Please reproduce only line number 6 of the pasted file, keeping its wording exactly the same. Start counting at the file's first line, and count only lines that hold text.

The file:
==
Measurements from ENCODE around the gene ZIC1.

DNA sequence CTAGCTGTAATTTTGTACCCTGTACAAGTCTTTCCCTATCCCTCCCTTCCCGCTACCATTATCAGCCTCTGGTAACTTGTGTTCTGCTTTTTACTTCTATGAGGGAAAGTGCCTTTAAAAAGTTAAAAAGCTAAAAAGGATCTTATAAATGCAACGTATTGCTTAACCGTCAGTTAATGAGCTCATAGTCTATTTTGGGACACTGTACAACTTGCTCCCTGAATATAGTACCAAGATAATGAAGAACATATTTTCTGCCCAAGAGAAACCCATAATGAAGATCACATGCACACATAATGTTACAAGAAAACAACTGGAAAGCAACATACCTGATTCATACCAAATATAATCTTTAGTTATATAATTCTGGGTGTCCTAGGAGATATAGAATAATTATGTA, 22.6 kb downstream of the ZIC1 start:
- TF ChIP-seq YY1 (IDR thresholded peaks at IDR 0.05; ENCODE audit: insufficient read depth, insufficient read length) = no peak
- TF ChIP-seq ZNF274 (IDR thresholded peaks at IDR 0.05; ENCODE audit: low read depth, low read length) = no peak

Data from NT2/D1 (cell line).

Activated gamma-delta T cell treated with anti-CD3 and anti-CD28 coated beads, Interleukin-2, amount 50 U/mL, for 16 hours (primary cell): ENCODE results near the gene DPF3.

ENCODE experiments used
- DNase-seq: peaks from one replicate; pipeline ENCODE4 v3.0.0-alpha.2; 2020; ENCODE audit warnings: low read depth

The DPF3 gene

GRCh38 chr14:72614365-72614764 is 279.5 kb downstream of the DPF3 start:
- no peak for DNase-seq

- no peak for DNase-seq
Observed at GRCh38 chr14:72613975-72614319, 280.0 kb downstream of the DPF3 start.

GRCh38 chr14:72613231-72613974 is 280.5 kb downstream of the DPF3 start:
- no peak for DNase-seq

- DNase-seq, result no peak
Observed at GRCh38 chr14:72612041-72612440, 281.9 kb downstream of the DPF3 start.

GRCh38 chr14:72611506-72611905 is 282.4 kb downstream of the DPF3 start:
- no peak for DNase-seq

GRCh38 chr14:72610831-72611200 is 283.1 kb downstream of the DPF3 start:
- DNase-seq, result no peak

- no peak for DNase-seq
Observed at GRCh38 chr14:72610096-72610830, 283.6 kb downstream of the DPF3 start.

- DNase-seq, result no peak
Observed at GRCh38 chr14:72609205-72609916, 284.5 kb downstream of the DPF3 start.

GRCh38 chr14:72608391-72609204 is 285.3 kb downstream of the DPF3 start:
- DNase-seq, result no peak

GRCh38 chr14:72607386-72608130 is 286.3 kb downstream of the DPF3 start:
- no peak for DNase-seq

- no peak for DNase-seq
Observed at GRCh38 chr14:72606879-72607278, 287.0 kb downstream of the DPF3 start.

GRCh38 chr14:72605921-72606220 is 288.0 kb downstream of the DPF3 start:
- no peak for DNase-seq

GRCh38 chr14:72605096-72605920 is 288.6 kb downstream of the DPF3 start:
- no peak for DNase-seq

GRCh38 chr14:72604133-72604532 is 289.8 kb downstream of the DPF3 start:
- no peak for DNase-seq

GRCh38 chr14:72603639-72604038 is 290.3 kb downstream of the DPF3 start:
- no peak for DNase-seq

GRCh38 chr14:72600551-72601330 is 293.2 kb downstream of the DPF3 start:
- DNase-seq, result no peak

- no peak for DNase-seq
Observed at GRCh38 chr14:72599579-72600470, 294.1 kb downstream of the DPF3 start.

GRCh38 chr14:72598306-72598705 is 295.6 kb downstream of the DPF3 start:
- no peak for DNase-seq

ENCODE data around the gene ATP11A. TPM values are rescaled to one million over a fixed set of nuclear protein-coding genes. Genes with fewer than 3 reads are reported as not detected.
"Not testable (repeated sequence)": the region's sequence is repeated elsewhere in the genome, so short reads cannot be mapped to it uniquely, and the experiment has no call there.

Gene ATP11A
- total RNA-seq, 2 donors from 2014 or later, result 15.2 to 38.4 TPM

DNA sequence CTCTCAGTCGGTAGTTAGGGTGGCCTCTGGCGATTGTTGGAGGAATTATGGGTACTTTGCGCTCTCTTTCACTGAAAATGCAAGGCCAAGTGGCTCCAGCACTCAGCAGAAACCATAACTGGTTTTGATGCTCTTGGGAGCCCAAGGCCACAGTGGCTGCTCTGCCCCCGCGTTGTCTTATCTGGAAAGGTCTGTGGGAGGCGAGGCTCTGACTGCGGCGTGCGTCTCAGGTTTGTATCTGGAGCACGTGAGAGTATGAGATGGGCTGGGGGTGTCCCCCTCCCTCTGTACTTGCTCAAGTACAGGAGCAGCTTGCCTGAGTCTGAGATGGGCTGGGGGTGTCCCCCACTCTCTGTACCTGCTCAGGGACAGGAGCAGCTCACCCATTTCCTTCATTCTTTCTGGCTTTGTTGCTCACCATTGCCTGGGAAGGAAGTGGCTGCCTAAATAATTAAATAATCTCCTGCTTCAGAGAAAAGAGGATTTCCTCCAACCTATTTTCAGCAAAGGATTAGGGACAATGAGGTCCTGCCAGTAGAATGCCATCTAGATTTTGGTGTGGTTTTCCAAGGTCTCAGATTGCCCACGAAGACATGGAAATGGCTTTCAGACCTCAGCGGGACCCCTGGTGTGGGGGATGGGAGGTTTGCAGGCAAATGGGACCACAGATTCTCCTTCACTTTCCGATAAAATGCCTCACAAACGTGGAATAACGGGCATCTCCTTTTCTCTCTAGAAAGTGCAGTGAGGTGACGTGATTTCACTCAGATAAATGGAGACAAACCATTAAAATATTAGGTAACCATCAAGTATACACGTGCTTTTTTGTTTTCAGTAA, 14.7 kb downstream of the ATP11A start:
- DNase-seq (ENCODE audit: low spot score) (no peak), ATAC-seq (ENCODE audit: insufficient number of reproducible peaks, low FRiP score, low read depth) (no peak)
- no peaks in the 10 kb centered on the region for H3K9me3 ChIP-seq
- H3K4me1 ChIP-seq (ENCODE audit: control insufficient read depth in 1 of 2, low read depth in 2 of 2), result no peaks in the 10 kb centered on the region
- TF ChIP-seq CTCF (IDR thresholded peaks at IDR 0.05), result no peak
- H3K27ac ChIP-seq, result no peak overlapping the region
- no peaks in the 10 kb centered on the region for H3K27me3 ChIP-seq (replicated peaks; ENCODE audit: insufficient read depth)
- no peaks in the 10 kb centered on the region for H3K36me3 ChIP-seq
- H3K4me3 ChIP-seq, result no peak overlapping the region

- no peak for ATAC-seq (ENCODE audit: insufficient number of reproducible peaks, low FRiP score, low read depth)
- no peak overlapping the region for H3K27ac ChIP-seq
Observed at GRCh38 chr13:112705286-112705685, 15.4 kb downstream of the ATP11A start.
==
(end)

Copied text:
Activated gamma-delta T cell treated with anti-CD3 and anti-CD28 coated beads, Interleukin-2, amount 50 U/mL, for 16 hours (primary cell): ENCODE results near the gene DPF3.